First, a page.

Whatever, therefore, might be the order of their proceeding, he hoped there would be an unanimous concurrence of opinion, that it was impossible to let the question of right, which had been started, undergo admission, without its being fully discussed and decided. It was a question that shook the foundation of the constitution, and upon the decision of which, all that was dear to us, as Britons, depended. In his opinion, therefore, it was their first duty to decide, whether there were any right in the Prince of Wales to claim the exercise of the regal power, under any circumstances of the country, independent of the actual demise of the crown. In the discussion of the powers with which the regent was to be invested, there might be differences of opinion, whether the whole of the royal prerogatives should be delegated, on the grounds of expediency; there might be differences of opinion, whether a portion only of the royal authority should be delegated, and a part reserved, on the grounds of prudence and discretion. These were important topics, which they could not discuss, unless they first knew, whether they were sitting as judges, or as a house of parliament, possessing a power of deliberation, and capable of exercising a constitutional discretion. They must first ascertain, whether that which should be vested in the hands of the Prince of Wales, was matter of adjudication on their part, of right in His Royal Highness, or as a trust in behalf and in the name of His Majesty; and therefore he should think it his duty to bring forward the question of right, as a preliminary question. If that question should be decided in the affirmative, there would be no need of specific measures. Should it, however, be determined upon a contrary ground, the way would become cleared, and the House would know how to proceed. He had, indeed, mentioned the alternative, but Heaven forbid, that the fatal alternative should be decided in favour of the intimated right of the Prince of Wales !

Mr. Pitt next took notice of the call which Mr. Fox had made upon him, relative to the future propositions to be brought · forward by him in the committee which had been moved for, to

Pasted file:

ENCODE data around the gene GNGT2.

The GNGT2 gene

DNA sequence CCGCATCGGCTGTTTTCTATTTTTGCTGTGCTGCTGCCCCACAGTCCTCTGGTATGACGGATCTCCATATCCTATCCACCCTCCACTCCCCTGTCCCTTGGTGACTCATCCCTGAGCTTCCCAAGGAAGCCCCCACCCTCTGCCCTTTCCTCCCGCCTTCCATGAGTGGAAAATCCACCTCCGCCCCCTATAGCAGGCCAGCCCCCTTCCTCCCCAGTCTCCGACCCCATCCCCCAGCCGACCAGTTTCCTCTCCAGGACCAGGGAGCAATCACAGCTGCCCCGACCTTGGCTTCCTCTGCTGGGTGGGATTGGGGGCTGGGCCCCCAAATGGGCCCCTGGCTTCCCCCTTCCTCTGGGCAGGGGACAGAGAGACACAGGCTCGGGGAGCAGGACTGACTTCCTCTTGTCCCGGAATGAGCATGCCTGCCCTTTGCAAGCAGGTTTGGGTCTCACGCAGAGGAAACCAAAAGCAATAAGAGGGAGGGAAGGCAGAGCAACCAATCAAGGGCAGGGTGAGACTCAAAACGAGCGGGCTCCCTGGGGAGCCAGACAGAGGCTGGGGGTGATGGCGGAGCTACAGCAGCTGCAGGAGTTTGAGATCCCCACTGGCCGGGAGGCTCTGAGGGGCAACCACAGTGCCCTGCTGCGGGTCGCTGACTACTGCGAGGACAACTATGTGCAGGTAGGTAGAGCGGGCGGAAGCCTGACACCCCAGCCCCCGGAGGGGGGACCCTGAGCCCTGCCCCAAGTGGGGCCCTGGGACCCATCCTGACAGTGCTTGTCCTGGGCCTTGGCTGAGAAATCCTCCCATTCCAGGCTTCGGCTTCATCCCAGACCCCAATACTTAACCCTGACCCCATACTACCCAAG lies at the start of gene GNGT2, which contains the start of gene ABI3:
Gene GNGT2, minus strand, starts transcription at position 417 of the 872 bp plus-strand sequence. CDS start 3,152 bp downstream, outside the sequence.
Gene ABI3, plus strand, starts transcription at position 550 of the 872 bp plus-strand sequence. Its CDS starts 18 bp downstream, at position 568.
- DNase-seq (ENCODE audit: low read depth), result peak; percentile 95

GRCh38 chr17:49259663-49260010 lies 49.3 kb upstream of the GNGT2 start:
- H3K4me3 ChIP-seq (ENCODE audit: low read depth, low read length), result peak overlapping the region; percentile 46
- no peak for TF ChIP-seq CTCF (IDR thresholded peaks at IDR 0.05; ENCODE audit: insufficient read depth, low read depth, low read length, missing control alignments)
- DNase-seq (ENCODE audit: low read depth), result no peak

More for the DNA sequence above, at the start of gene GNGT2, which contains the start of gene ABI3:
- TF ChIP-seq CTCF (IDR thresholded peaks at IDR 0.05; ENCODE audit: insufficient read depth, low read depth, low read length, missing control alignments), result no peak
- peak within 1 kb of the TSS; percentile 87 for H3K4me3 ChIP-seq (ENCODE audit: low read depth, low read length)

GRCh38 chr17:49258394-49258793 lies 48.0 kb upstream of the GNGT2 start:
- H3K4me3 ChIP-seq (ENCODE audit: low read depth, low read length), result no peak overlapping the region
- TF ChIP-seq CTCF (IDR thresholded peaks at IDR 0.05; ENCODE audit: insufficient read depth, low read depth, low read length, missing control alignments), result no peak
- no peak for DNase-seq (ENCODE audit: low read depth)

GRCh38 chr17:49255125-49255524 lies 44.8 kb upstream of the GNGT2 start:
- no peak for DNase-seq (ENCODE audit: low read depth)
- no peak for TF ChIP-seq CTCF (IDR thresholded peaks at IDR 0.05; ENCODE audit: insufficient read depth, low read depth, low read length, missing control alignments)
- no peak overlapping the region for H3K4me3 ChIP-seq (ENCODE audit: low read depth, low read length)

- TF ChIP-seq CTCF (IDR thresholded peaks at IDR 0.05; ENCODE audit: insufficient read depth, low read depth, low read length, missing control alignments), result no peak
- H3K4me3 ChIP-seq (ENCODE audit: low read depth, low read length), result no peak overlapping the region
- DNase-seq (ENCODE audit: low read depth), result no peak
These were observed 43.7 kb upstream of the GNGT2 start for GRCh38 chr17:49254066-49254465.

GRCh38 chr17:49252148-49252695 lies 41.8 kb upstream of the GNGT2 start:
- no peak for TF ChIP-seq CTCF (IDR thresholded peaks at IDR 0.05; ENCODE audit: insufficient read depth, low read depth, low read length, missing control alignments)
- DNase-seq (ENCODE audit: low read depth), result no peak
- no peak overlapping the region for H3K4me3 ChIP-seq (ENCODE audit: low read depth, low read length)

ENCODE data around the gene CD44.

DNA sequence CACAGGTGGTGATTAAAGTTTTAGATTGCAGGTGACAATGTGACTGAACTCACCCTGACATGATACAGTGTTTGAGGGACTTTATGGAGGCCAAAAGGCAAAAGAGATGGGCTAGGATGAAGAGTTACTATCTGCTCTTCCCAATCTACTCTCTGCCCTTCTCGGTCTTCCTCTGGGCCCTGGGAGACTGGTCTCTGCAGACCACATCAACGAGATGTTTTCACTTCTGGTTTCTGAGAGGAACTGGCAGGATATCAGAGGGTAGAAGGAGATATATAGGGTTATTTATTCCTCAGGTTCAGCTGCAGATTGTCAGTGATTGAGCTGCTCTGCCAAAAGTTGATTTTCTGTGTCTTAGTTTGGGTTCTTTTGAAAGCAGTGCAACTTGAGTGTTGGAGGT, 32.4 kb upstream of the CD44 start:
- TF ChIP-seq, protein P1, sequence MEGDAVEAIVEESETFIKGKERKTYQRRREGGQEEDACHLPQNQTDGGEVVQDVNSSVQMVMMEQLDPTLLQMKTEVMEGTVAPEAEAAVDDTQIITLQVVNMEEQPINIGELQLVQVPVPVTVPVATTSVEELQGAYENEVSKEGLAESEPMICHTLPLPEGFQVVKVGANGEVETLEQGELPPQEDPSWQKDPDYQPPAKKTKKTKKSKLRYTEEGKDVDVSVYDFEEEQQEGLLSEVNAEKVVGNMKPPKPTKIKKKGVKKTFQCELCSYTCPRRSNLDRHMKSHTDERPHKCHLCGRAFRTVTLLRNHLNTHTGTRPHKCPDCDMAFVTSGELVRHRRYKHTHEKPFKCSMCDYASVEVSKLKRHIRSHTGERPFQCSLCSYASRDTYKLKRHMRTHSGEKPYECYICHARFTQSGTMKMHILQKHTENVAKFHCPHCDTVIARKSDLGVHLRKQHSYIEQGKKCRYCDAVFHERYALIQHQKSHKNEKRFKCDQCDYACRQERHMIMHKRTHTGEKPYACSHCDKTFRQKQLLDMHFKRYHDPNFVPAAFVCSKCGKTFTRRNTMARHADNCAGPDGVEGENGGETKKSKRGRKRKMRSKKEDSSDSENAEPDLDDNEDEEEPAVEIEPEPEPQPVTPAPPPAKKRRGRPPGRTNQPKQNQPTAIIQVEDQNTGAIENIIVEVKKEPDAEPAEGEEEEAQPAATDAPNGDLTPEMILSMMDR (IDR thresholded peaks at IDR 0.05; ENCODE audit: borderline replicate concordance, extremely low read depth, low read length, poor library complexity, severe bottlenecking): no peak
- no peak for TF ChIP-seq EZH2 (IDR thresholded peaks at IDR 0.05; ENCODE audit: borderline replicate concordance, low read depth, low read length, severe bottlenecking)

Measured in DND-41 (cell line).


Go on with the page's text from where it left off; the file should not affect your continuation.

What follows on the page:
take into consideration the state of the nation. He said, that, if the question of right should be decided, as he thought it would, upon constitutional principles, he should, in that case, certainly proceed to propose measures for providing for the interruption of the royal authority, occasioned by His Majesty's present incapacity to exercise it; and, as he was always happy when he could concur with the requisition of the right honourable gentleman, he would state the outline, without feeling any prejudice to the person who had called for it; but, he begged to have it understood, that what he was about to state was not to be a matter of debate at that moment, nor were any arguments then to be raised upon it. He proceeded to declare, that, however decided he might be in his opinion against the whole, or any part, of the regal power being vested in the Prince of Wales, as a matter of right, in any way in which that right had been explained, he was equally ready to say, that, as a matter of discretion, and on the ground of expediency, it was, in his opinion, highly desirable, that whatever part of the regal power it was necessary should be exercised at all, during this unhappy interval, should be vested in a single person, and that this person should be the Prince of Wales: that he also thought it most consistent with true constitutional principles, and most for the public convenience, that His Royal Highness should exercise that portion of authority, whatever it might be, unfettered by any permanent council, and with the free choice of his political servants. With regard to the portion of royal authority which ought to be given, or that which ought to be withholden, it would be premature, in this stage, to enter into the particular discussion of it: he had no objection, however, even now, to declare in general, that whatever authority was necessary for carrying on the public business with vigour and dispatch, and for providing, during this interval, for the safety and interests of the country, ought to be given; but on the other hand, any authority, not necessary for those purposes, and capable of being by possibility employed in any way which might tend to embarrass the exercise of the King's lawful authority, when he should be enabled to resume it into his own hands, ought to be withholden; because, from its being given, more inconvenience might arise to the future interests both of the people and of the crown, than any which could arise in the mean time from its temporary suspension.